Cost Segregation Studies

By: William J. Killory, CPA (Apr, 2010)

When is a building not a building? When you can perform an engineering study and break the building up into its component parts. The Internal Revenue Code assigns commercial property a depreciable life of 39 years and 27.5 years for residential real estate. This long recovery period delays the tax benefits of owning real estate and creates a mismatch between mortgage payments and the related tax benefits. 

In 1997 The Hospital Corporation of America won a seminal case in Tax Court that allowed them to break down building costs into specific component parts and depreciate them over a five, seven or fifteen year period depending on the classification of component parts of the building. For example, carpeting was given a five year life and the parts of the electrical system traced to the operating room were given a similar life. The structural elements of buildings, such as the roof, elevators or lighting and heating as required by building codes are still assigned the 39 year life. Identifying these elements when you purchase or construct a new building will allow you to write off the remaining balance when you inevitably replace those components long before their tax life has expired. 

The Internal Revenue Service, as you may suspect, is not a fan of breaking the pieces of a building into something with a much shorter depreciable life. In order to sustain an IRS challenge you will need an engineering study provided by an expert in the construction industry that supports the allocation of costs to the shorter lives of the various building components.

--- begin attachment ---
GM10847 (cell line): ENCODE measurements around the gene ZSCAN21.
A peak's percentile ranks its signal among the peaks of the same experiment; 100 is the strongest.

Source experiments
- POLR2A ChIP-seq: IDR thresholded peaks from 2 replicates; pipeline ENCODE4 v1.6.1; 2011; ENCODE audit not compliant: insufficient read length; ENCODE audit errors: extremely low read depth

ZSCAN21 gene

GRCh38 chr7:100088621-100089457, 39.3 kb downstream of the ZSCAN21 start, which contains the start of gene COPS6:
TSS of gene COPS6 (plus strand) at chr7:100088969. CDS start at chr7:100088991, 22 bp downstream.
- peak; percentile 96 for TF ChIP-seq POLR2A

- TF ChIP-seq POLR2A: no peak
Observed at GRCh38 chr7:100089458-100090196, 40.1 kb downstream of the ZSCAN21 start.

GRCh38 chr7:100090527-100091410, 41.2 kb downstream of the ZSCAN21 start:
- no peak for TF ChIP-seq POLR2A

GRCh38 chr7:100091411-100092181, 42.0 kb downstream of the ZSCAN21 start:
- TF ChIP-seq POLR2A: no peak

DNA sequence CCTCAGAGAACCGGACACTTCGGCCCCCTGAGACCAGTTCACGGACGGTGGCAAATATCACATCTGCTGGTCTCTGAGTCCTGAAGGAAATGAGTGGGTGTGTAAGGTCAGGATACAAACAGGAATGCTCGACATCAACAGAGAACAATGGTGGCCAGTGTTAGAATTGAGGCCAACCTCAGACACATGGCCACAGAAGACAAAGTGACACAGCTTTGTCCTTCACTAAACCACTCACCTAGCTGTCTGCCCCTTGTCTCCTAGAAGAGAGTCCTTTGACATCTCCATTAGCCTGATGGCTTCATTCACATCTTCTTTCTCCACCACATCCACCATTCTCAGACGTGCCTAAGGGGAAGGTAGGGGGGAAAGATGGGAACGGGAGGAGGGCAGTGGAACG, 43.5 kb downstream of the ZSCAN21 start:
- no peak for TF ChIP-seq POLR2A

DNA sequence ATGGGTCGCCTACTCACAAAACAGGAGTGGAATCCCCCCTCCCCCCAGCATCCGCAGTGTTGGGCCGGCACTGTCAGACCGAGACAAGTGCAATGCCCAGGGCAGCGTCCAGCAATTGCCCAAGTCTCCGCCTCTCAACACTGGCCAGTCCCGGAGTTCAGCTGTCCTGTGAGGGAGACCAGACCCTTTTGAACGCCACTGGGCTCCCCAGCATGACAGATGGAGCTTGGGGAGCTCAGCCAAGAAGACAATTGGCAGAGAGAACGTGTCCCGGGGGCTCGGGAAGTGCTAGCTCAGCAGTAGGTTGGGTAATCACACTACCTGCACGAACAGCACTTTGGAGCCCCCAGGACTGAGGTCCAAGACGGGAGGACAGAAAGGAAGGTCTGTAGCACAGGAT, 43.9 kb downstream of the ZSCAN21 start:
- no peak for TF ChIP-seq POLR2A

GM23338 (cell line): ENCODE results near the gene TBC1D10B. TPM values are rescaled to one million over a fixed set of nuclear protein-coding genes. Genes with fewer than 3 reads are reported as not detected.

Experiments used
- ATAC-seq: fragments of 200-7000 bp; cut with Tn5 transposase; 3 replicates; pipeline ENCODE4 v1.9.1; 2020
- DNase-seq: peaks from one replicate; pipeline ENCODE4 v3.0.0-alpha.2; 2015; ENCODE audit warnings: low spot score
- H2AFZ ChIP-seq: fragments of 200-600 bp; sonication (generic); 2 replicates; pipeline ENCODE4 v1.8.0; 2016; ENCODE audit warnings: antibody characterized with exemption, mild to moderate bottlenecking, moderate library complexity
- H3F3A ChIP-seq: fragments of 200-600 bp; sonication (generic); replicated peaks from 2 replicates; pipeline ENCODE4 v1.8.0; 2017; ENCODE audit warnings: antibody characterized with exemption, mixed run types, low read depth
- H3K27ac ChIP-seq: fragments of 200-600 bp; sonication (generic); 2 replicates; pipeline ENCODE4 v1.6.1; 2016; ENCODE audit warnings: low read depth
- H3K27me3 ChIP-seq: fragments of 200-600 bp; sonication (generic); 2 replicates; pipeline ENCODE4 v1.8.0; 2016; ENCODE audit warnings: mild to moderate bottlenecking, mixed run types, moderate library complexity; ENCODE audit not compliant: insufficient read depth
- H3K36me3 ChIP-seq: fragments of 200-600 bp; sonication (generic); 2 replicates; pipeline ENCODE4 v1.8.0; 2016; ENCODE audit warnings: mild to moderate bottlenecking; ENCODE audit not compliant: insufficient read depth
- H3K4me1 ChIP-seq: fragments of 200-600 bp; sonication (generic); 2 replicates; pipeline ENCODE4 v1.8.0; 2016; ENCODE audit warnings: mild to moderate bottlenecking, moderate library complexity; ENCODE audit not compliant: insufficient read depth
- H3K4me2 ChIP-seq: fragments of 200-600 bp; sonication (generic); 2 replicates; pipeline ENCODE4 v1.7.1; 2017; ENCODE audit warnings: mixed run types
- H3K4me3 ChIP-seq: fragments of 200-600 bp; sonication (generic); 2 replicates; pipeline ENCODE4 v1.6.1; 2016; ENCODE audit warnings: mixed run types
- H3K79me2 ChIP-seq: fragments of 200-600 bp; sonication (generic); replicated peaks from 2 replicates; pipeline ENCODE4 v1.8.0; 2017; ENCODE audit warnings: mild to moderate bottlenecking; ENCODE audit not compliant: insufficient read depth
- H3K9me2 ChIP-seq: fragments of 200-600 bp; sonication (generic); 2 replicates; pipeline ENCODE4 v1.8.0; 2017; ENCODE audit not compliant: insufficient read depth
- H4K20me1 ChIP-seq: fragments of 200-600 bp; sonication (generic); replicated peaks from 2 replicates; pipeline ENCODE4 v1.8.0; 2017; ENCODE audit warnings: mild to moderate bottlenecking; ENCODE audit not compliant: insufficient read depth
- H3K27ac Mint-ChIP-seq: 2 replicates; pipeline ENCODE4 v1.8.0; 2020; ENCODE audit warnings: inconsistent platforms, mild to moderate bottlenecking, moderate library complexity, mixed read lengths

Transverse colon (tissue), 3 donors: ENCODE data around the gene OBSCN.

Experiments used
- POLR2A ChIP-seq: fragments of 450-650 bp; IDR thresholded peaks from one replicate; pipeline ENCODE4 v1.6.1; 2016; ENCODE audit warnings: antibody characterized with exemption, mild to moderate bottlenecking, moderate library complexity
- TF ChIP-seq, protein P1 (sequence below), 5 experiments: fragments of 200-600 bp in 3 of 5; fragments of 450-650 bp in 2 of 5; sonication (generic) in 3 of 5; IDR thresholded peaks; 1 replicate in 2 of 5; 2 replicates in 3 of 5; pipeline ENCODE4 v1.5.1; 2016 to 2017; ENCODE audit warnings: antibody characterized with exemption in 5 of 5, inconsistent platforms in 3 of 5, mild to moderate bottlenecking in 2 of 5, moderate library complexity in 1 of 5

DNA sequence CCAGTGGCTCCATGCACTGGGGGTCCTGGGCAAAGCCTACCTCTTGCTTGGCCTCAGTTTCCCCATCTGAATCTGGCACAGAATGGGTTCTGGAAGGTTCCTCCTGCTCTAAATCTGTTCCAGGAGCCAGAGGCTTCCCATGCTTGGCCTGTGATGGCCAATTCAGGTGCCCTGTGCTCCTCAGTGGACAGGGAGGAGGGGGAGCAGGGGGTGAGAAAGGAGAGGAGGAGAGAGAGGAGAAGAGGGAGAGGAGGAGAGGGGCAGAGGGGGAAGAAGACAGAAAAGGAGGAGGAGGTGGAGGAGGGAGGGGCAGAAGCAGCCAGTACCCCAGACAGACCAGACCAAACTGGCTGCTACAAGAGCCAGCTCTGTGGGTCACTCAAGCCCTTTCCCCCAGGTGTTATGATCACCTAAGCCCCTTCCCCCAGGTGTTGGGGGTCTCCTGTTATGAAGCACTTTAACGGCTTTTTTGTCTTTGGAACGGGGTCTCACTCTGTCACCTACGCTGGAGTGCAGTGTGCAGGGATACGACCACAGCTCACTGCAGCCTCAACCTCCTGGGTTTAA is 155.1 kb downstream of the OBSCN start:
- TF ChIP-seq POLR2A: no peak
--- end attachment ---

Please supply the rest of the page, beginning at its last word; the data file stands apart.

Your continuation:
Last year one of our manufacturing clients expanded their plant significantly. The cost segregation study allowed our client to allocate a significant portion of the expansion to equipment cost as there was considerable special plumbing, wiring and construction specifically designed for the manufacturing process. We were able to write off half of the new equipment cost due to bonus depreciation and specifically identify items that qualified for investment tax credits for New York purposes. 

Not everyone is a candidate for cost segregation. The engineers we use will evaluate a project to see if it is cost effective before starting. A simple warehouse does not typically have much specialty construction and is not usually a good prospect. A manufacturing facility or health care provider will typically benefit as there are usually additional costs incurred in these type buildings for electrical, plumbing and air handling.

If you are planning on building or buying a building, no matter what you will use it for it is certainly worth asking about a cost segregation analysis. Real estate is a significant investment and the depreciation rules can be as tricky as they are frustrating. Please give us a call so we can help guide you through the tax aspects of this investment.

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